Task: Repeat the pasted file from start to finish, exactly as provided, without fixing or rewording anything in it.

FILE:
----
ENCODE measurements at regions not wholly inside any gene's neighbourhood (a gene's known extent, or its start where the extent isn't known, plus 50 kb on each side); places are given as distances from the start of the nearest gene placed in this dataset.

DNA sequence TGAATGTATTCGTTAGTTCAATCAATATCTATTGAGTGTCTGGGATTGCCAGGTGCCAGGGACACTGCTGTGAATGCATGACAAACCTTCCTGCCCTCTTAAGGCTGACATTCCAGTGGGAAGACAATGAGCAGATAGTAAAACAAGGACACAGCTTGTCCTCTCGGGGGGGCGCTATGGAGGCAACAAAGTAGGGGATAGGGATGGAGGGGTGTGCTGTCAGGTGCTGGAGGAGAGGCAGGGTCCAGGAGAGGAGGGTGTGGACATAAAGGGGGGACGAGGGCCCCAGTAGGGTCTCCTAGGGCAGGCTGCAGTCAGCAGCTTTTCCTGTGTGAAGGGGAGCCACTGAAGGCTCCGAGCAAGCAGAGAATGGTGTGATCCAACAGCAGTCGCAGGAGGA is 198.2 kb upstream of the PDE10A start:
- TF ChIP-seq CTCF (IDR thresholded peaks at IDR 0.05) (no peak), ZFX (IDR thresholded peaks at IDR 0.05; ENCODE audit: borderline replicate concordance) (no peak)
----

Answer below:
ENCODE measurements at regions not wholly inside any gene's neighbourhood (a gene's known extent, or its start where the extent isn't known, plus 50 kb on each side); places are given as distances from the start of the nearest gene placed in this dataset.

DNA sequence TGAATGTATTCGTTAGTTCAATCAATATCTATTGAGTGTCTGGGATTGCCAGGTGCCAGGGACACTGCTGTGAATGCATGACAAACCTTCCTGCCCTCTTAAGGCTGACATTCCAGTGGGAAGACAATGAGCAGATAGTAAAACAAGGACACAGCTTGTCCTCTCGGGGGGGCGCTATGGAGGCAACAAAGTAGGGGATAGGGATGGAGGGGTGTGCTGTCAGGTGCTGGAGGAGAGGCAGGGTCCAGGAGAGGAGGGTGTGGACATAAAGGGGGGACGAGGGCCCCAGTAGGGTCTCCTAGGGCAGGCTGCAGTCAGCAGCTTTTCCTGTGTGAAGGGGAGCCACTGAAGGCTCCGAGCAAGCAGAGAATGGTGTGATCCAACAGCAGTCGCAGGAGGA is 198.2 kb upstream of the PDE10A start:
- TF ChIP-seq CTCF (IDR thresholded peaks at IDR 0.05) (no peak), ZFX (IDR thresholded peaks at IDR 0.05; ENCODE audit: borderline replicate concordance) (no peak)